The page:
I receive a bunch of questions each day…some about booking a trip, many about where to eat or what to see, some about moving to Belize but my #1 question? Can I get a job in Belize? Obviously lots of people dream of moving to a tropical location…
but the working and making money part is the biggest hurdle.
Jason Southwell is an expat who has been living and working in San Pedro for a few years now. You might also remember him from his afternoon of galavanting with 70 odd naked British soldiers. (View at your own risk.)
Here he is with the rare clothed one.
Who knew Jason had a website? I was under the impression that I thought of that! He describes his job as entrepeneur, Bitcoin enthusiast and poker player (among other things…). He has always helped me with my rudimentary internet questions so I asked him to help you with ones a bit more technical…
Thanks very much Jason aka TechnoScoop. And the pictures that don’t really seem to fit with the post? Those are mine. I did my best.
It is easy to make a life of Belize, it’s hard to make a living in Belize. For the pre-expat, figuring out how to make your Belizean dream a reality can be a chore. Some come to Belize with loads of cash, buy a business and work 90 hours a week to see it succeed. Others come with nothing, think they can find some local bartending job or waitress gig and end up returning much sooner than they would like.
The harsh reality is that making a living in Belize is very difficult. As an expat, you cannot work locally for a Belizean company without first getting a work permit. And getting a work permit that allows you to do a job that Belizeans do (bartending, waitressing, mechanic, etc) is nearly impossible.
For me, I was fortunate to come to Belize working for an American company that allowed me to telecommute from anywhere. I am able to make an American paycheck, get paid in US dollars and use those US dollars to provide a comfortable Belizean life for my wife and child.
While telecommuting is becoming more common, it isn’t yet in the comfort zone for a lot of employers. Even so, if you are seriously considering a move to Belize, the first thing I would do is approach your boss about the idea of telecommuting as part of your job. If they are supportive, then you will have a very easy life here in Belize. If not, then it will be time to start looking for another gig.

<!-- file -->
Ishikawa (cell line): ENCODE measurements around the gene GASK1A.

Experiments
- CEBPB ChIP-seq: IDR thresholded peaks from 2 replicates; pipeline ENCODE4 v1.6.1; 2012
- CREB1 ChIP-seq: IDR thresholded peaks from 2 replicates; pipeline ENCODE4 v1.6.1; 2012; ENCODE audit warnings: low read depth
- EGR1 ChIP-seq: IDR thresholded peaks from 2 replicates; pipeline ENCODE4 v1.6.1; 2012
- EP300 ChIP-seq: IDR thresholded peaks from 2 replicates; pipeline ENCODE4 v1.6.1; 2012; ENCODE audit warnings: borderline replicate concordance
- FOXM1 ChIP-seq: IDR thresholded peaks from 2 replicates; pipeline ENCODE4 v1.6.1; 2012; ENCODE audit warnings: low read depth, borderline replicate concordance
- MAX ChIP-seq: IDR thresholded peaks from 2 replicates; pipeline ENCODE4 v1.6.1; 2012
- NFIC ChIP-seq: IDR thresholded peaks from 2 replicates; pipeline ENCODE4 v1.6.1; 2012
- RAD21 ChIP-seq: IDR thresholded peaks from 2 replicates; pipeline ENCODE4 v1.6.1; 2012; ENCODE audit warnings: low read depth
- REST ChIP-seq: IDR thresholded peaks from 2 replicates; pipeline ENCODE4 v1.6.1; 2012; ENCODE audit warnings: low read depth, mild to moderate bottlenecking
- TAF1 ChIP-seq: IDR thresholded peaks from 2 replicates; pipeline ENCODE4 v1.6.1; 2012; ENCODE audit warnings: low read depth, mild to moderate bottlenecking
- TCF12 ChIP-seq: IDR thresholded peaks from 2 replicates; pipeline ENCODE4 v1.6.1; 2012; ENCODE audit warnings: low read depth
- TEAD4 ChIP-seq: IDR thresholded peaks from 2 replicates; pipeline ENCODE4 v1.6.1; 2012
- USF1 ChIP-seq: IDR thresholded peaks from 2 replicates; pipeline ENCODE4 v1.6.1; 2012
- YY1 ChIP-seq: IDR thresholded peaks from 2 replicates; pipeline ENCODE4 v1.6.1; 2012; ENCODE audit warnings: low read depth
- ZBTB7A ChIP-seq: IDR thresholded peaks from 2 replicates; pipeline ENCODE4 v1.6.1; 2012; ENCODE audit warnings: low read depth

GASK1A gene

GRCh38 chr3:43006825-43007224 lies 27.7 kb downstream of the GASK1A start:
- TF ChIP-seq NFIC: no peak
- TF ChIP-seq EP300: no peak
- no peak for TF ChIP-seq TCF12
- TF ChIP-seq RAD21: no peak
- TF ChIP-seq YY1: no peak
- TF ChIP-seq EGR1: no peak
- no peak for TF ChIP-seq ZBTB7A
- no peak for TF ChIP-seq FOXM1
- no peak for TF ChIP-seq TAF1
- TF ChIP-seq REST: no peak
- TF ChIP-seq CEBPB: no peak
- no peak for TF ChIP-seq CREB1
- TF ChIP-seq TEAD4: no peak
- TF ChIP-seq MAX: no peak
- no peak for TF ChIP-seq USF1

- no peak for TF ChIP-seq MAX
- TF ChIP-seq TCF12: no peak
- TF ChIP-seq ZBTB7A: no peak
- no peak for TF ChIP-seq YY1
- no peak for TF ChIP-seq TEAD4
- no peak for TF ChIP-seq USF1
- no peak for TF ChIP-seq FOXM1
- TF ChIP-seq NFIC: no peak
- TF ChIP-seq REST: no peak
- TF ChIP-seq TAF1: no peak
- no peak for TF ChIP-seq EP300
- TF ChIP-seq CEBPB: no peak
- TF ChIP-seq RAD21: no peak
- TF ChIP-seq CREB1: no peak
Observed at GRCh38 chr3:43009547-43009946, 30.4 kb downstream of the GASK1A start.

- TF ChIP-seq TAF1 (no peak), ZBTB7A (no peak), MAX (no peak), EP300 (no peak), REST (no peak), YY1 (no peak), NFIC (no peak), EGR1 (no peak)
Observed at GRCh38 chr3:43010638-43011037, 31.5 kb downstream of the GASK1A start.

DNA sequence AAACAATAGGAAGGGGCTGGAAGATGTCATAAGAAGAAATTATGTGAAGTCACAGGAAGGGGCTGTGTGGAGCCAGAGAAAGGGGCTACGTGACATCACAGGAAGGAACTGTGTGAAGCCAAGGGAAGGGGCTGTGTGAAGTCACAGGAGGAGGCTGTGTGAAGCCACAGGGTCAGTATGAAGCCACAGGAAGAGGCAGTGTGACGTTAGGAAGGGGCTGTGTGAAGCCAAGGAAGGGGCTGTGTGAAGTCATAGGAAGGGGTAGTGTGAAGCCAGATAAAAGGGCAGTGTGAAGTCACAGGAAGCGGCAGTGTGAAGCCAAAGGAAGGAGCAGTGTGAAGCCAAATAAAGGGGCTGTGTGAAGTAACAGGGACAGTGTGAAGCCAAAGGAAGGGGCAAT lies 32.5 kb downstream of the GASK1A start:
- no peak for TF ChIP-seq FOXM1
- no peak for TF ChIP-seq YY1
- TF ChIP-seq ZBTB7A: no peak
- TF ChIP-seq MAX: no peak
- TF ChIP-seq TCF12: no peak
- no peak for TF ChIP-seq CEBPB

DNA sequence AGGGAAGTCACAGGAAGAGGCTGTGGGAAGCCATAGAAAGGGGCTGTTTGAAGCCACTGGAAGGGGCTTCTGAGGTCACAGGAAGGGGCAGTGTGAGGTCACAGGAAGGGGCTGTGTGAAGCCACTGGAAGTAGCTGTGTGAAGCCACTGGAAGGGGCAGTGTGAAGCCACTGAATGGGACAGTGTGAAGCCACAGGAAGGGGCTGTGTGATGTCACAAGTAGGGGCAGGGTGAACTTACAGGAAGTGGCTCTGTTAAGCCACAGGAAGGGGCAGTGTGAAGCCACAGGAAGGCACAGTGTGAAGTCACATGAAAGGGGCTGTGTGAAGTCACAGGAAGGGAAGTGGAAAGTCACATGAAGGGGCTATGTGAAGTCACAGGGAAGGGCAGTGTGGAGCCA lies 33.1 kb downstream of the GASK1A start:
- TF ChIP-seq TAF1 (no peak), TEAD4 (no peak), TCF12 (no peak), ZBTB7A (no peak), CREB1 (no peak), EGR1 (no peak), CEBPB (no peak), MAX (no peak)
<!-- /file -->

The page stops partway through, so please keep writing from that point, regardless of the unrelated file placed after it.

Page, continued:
Finding jobs that are telecommuting friendly is a lot of work but thankfully there is a great resource to help you in your search. If you haven’t checked out Flex Jobs, you should do so immediately. The people behind this site scour the web looking specifically for jobs that provide either part-time or telecommuting opportunities. Set your filter to Telecommuting only and start browsing the industries that best fit your qualifications.
I highly recommend getting set up in your new job before you actually make the move. Finding new work from Belize is much harder and getting that stream of income going before you get on the flight will help you a ton once you get here.
If you do manage to set up a good telecommuting job, there are some things you should know about working it from Belize. The quality of internet here will be your biggest hurdle. But the good news is that it’s getting significantly better as time passes. Since April 2013 when BTL stopped blocking VPNs, Skype and VOIP services, the quality of the connection overall has improved significantly. And not having to deal with complex workarounds to get basic communications out with your employer is a huge stress reliever.
Here are a few quick hints to help get you through any internet issues that you will encounter:
- Use BTL internet. It’s expensive and sucks, but it’s faster than anyone else and you’ll need the speed.
- Internet is expensive, but buy the fastest connection you can afford, and nothing less than 2Mbps (everything 2Mbps and up have the same 1Mbps upstream).
- Get backup service from SMART. It will cost you an additional $90bzd every three months, but will save your hide when BTL is on the fritz.
- Sign up for a VPS server to use as a backup workstation. Load it with the apps you need to work on a daily basis and remote in whenever the connection here isn’t stable enough to do what you need to do. This is especially useful when working with huge files that can often get cut off mid transfer here.
I personally use two VPS providers, Digital Ocean for linux ($5 a month) and Cytanium for Windows ($20 a month).
This should give you a good idea of how to make a living here without having to make your living here. I’ve found that trying to work from Belize can be a bit more stressful at times due to the infrastructure, but in the end, it’s completely worth it. And when you feel yourself getting a bit stressed out, just look out over the beautiful blue-greens of the ocean and out to the white caps on the reef.
That view cures a whole lot of ills.
(For a FEEL for the prices of the internet, here is a picture that I took at the recent 2013 Belize Market Expo. These prices are for Belize City and are in Belize dollars.)